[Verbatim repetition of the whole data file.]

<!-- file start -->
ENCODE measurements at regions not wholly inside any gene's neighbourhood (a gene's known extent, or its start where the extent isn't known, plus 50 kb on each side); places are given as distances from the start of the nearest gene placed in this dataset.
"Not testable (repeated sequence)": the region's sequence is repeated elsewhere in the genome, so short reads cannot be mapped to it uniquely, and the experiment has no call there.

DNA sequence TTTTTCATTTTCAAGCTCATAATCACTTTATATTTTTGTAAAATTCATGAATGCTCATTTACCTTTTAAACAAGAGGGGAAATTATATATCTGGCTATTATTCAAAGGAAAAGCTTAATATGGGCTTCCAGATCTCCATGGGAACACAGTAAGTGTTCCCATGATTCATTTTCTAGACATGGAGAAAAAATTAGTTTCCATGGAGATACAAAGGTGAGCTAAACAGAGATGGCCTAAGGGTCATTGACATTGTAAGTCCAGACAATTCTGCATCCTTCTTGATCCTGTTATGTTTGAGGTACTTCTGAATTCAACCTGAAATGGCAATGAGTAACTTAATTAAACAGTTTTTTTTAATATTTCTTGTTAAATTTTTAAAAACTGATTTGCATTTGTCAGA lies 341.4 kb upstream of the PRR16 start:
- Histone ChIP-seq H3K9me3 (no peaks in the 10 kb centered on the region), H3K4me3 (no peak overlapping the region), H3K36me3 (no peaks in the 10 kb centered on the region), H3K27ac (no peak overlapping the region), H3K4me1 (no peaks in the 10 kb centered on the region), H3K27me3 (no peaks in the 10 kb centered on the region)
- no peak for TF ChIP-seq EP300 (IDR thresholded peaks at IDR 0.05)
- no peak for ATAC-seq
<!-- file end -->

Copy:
ENCODE measurements at regions not wholly inside any gene's neighbourhood (a gene's known extent, or its start where the extent isn't known, plus 50 kb on each side); places are given as distances from the start of the nearest gene placed in this dataset.
"Not testable (repeated sequence)": the region's sequence is repeated elsewhere in the genome, so short reads cannot be mapped to it uniquely, and the experiment has no call there.

DNA sequence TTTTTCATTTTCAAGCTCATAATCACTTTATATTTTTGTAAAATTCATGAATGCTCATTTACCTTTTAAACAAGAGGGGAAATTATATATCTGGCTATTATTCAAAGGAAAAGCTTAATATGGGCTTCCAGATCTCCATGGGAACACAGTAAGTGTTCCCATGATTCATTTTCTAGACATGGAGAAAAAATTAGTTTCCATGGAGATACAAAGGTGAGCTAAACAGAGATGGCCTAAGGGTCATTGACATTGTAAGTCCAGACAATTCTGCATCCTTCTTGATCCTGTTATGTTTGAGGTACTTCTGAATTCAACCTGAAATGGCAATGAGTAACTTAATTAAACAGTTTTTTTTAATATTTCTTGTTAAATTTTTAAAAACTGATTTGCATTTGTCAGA lies 341.4 kb upstream of the PRR16 start:
- Histone ChIP-seq H3K9me3 (no peaks in the 10 kb centered on the region), H3K4me3 (no peak overlapping the region), H3K36me3 (no peaks in the 10 kb centered on the region), H3K27ac (no peak overlapping the region), H3K4me1 (no peaks in the 10 kb centered on the region), H3K27me3 (no peaks in the 10 kb centered on the region)
- no peak for TF ChIP-seq EP300 (IDR thresholded peaks at IDR 0.05)
- no peak for ATAC-seq